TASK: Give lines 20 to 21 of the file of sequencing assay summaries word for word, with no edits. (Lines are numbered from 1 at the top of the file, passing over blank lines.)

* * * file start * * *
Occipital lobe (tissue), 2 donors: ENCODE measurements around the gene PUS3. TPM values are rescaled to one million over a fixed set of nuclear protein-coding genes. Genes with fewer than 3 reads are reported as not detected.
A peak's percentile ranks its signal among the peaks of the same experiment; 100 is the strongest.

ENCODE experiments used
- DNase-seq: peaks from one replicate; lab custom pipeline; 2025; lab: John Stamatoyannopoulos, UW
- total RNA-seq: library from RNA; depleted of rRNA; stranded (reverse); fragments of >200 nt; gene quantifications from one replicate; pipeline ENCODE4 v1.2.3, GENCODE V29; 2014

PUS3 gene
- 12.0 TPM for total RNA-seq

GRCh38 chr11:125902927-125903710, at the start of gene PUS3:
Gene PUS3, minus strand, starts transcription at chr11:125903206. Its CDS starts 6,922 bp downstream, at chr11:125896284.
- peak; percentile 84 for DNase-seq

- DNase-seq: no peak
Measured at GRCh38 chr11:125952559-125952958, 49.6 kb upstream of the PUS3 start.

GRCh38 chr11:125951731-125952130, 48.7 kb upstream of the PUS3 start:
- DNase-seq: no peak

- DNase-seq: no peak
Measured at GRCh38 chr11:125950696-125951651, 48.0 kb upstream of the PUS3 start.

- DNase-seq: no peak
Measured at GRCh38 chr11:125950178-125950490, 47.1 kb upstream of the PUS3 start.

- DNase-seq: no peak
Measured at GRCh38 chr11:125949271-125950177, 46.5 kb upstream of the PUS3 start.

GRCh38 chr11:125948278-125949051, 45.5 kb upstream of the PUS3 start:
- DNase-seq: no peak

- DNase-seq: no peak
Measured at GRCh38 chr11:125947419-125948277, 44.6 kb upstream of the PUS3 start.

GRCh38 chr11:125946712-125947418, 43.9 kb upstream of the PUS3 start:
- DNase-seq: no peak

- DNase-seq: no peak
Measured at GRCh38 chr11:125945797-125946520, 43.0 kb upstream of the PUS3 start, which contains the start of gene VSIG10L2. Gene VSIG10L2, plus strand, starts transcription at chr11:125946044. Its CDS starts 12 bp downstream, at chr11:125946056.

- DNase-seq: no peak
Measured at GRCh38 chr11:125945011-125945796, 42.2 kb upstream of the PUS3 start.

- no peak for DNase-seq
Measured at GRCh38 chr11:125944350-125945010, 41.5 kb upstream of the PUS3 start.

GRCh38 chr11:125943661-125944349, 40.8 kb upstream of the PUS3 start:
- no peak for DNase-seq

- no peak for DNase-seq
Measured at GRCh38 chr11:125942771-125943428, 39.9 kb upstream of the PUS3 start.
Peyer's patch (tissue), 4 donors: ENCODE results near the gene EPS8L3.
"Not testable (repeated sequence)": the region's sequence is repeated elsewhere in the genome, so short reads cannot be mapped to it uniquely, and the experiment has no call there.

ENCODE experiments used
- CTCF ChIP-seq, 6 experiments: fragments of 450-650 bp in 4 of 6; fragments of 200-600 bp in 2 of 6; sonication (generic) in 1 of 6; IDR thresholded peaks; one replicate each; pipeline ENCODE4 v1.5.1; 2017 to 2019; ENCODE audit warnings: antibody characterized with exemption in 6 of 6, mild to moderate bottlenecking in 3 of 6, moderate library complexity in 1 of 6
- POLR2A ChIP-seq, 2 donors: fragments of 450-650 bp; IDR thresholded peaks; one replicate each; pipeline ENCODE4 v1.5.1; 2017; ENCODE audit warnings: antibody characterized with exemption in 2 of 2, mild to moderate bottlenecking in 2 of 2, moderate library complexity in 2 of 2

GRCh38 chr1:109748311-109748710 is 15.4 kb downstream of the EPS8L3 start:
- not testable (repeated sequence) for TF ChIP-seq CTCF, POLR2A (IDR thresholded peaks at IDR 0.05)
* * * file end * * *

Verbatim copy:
Measured at GRCh38 chr11:125949271-125950177, 46.5 kb upstream of the PUS3 start.

GRCh38 chr11:125948278-125949051, 45.5 kb upstream of the PUS3 start: